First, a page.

Saturday, March 21, 2009

Wright: alive in Zion

March 21, 2009

    For the LORD has chosen Zion, he has desired it for his dwelling: "This is my resting place for ever and ever; here I will sit enthroned, for I have desired it—"
    -- Psalm 132:13,14 (NIV)

    We [must not] underestimate the enormity of the claim [made by the Jews]. Again and again in the Pentateuch, the psalms, the prophets, and the subsequent writings which derive from them, the claim is made that the creator of the entire universe has chosen to live uniquely on a small ridge called Mount Zion, near the eastern edge of the Judean hill-country. The sheer absurdity of this claim, from the standpoint of any other worldview (not least that of Enlightenment philosophy), is staggering. The fact that Assyria, Egypt, Babylon, Persia, Greece, Egypt again, Syria and now Rome had made explicit mockery of the idea did not shake this conviction, but only intensified it. This was what Jewish monotheism looked like on the ground.
    ... N. T. Wright, The New Testament and the People of God, London: SPCK, 1992, p. 247. (see the book)

Quiet time reflection:
    Lord, Your gospel scandalizes the nations.

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Friday, March 20, 2009

Barclay: worship in work

March 20, 2009
    Feast of Cuthbert, Bishop of Lindisfarne, Missionary, 687

    Each of the four living creatures had six wings and was covered with eyes all around, even under his wings. Day and night they never stop saying: "Holy, holy, holy is the Lord God Almighty, who was, and is, and is to come."
    -- Revelation 4:8 (NIV)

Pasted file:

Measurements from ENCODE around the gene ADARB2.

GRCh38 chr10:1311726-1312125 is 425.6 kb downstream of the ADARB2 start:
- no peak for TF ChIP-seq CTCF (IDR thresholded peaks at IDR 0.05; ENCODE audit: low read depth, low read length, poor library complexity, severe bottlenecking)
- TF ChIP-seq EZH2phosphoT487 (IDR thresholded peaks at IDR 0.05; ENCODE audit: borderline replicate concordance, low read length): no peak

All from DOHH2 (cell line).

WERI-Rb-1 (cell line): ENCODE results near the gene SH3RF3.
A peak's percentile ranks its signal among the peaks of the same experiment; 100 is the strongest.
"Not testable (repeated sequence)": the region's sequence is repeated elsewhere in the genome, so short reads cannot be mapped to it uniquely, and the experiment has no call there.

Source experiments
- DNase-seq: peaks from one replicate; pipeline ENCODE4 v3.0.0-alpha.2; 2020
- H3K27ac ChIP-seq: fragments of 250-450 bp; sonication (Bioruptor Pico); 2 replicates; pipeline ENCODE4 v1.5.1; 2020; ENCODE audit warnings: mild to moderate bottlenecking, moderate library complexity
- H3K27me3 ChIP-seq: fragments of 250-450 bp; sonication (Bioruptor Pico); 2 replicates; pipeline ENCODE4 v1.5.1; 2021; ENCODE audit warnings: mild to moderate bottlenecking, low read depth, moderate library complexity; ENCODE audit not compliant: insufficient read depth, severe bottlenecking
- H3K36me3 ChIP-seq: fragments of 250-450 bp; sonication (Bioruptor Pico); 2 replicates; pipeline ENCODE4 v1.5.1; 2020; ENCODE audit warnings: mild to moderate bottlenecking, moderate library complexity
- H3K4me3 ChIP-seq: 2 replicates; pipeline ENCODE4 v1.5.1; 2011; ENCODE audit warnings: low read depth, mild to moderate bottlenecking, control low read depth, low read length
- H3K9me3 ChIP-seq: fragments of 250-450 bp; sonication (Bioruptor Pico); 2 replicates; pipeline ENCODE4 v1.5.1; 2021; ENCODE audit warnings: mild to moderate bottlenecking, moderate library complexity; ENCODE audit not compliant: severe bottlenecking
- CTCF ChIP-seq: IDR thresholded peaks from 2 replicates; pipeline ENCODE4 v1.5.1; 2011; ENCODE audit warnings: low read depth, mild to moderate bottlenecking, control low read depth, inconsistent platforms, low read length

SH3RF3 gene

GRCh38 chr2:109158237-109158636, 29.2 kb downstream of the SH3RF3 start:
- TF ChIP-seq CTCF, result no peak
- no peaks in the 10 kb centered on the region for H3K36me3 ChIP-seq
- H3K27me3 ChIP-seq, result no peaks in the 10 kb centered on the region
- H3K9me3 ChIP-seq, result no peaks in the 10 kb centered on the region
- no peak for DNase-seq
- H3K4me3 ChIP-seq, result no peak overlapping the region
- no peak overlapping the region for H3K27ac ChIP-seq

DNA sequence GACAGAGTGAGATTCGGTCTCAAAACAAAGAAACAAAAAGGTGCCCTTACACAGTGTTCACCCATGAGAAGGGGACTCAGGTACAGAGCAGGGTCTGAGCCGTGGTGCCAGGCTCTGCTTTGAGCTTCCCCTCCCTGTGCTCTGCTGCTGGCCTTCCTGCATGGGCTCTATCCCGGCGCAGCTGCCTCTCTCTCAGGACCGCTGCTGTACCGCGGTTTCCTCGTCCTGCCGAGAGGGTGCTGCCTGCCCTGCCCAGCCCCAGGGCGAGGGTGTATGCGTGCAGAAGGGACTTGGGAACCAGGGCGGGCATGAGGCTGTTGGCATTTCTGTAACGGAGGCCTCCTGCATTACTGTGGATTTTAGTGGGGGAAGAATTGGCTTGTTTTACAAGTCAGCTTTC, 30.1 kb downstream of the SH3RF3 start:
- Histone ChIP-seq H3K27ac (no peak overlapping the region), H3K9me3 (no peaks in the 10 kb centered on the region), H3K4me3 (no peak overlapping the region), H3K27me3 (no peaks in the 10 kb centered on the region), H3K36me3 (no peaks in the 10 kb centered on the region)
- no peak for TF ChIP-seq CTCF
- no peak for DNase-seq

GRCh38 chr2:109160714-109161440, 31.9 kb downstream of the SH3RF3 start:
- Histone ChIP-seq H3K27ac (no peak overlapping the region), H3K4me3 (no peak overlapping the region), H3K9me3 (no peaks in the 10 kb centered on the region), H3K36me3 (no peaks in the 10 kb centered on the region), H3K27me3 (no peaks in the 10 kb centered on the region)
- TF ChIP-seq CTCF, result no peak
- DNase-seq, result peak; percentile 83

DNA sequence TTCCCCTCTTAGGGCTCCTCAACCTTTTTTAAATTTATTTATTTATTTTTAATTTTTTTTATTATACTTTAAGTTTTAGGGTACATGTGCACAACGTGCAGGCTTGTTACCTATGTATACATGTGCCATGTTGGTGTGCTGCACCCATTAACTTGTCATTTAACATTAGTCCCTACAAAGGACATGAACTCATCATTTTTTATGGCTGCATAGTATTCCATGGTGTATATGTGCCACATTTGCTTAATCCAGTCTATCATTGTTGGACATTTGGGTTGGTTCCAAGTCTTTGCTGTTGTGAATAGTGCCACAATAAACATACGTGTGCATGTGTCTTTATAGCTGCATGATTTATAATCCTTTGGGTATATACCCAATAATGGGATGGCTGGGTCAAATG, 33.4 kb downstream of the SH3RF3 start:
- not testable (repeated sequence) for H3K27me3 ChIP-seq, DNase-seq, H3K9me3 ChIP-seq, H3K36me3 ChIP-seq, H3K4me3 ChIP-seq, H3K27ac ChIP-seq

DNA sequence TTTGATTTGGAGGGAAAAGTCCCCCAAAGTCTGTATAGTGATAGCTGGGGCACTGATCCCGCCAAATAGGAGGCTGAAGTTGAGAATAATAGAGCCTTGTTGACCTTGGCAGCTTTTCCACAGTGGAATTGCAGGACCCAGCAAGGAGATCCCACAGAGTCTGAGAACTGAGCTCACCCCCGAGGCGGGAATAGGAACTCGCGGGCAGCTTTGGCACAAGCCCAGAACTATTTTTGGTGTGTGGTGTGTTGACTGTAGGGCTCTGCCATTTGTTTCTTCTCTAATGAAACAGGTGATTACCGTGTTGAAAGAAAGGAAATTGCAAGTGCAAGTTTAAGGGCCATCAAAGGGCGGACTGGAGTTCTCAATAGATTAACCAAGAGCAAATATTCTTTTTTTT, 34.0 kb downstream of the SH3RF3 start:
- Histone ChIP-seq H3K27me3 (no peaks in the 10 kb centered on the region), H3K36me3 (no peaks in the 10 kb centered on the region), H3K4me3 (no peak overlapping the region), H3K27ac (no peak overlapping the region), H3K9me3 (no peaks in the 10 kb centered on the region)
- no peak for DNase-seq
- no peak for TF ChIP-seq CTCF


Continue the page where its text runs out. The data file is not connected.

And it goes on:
The humblest and the most unseen activity in the world can be the true worship of God. Work and worship literally become one. Man's chief end is to glorify God and to enjoy him for ever; and man carries out that function when he does what God sent him into the world to do. Work well done rises like a hymn of praise to God. This means that the doctor on his rounds, the scientist in his laboratory, the teacher in his classroom, the musician at his music, the artist at his canvas, the shop assistant at his counter, the typist at her typewriter, the housewife in her kitchen—all who are doing the work of the world, as it should be done, are joining in a great act of worship.
    ... William Barclay (1907-1978), The Revelation of John, Philadelphia, Westminster Press, 1960, vol. 1, pp. 201-202. (see the book)

Quiet time reflection:
    Lord, may I worship you in every act.

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Thursday, March 19, 2009

St. Alcuin: O Lord our God

March 19, 2009
    Feast of Joseph of Nazareth

    Jesus said to them, "Have you never read in the Scriptures: "'The stone the builders rejected has become the capstone; the Lord has done this, and it is marvelous in our eyes'?